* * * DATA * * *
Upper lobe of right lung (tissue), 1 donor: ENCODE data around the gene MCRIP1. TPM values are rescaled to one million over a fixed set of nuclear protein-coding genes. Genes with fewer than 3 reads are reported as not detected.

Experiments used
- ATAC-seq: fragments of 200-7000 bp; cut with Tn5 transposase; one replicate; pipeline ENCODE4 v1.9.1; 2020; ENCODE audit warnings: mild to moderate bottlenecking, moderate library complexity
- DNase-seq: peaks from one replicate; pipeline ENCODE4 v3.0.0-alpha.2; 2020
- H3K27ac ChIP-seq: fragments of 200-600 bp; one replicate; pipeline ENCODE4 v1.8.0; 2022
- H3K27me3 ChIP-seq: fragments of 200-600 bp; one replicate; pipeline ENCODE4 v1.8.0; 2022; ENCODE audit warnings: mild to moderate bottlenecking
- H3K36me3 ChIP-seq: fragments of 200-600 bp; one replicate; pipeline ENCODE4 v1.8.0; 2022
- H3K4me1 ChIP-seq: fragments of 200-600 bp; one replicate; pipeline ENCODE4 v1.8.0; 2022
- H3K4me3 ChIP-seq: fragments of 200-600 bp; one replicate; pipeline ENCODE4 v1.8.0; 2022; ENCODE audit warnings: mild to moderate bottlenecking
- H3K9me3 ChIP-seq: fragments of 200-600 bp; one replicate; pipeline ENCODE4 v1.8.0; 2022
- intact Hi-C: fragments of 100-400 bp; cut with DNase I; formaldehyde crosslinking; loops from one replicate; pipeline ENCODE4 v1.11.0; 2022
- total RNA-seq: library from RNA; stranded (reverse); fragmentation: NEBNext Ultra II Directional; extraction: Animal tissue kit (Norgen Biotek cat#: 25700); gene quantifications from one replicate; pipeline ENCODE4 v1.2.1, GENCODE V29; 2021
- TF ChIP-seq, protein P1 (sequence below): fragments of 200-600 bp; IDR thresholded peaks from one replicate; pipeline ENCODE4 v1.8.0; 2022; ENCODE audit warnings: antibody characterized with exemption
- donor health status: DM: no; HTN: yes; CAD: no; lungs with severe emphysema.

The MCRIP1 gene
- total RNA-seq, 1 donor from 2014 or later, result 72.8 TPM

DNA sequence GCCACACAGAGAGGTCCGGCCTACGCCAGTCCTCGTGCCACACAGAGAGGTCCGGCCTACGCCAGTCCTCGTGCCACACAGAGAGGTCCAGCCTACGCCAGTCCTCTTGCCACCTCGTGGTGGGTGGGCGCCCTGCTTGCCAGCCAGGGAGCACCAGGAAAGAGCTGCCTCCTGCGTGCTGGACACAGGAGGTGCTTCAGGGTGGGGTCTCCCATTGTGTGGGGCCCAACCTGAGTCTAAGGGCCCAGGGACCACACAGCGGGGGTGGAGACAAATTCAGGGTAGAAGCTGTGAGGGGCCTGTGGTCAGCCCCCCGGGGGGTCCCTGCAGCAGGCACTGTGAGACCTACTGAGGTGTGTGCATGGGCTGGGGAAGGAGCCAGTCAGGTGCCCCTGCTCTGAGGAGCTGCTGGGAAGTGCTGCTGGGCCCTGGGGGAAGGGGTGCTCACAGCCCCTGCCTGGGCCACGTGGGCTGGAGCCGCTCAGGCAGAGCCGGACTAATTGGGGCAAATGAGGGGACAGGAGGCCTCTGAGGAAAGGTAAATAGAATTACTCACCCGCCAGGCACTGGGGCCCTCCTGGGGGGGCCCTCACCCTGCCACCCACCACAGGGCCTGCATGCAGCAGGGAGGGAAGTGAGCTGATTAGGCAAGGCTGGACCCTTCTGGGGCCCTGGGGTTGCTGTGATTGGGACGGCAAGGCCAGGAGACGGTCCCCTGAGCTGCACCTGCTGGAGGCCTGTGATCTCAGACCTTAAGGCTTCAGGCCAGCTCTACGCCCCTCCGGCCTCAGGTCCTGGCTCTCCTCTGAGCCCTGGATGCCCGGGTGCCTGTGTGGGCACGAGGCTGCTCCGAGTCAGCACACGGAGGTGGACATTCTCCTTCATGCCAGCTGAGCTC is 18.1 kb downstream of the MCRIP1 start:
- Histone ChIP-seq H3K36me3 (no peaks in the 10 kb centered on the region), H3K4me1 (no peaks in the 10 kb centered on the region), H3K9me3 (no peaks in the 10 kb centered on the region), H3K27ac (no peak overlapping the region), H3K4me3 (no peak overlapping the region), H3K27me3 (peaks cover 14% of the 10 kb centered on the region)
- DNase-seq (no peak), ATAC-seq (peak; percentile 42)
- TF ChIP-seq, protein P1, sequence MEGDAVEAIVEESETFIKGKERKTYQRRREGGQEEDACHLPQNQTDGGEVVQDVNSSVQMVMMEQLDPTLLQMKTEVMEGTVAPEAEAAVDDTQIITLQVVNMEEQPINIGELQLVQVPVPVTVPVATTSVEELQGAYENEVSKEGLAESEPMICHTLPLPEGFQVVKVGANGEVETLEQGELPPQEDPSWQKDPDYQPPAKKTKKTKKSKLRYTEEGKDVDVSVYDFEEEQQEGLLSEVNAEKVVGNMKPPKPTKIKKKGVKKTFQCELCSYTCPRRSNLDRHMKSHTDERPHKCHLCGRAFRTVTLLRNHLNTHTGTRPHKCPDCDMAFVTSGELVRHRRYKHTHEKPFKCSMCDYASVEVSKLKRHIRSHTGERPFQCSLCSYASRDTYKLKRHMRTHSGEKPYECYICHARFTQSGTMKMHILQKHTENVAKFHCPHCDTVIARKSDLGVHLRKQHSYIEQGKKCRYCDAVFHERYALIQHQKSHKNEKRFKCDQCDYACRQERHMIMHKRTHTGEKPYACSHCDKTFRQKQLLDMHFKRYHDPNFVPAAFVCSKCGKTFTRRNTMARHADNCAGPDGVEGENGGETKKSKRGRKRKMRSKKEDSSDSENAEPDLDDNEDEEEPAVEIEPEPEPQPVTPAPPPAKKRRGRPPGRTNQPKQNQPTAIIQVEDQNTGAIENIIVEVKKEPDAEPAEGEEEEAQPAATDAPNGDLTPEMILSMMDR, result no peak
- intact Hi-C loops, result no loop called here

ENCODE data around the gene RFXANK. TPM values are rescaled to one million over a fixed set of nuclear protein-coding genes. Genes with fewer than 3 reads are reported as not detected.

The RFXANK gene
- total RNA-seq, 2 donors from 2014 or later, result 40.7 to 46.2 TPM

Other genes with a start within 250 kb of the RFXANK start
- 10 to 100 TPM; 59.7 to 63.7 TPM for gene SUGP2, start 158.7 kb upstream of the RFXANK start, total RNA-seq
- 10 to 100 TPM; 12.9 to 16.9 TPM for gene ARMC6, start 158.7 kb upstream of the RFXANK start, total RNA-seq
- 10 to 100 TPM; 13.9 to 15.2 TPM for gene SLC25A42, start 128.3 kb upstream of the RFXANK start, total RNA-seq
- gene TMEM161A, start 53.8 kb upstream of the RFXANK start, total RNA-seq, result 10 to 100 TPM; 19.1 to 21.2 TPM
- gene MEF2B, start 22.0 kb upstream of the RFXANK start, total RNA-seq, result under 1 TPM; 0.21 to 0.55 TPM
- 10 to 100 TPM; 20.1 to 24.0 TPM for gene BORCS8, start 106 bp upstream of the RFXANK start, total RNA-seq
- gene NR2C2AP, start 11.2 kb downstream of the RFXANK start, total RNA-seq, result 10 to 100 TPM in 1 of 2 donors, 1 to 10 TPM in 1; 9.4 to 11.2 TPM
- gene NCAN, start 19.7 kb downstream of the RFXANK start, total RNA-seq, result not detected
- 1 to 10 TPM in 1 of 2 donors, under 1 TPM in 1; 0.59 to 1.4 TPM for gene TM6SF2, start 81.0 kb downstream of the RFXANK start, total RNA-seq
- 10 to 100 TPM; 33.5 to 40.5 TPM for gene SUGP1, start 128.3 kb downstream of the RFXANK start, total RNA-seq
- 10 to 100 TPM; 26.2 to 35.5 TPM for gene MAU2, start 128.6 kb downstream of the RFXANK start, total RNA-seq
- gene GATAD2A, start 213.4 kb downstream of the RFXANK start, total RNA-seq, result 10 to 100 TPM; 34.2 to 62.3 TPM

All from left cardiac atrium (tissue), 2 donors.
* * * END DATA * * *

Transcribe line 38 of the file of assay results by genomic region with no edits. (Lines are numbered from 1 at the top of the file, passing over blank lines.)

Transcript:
All from left cardiac atrium (tissue), 2 donors.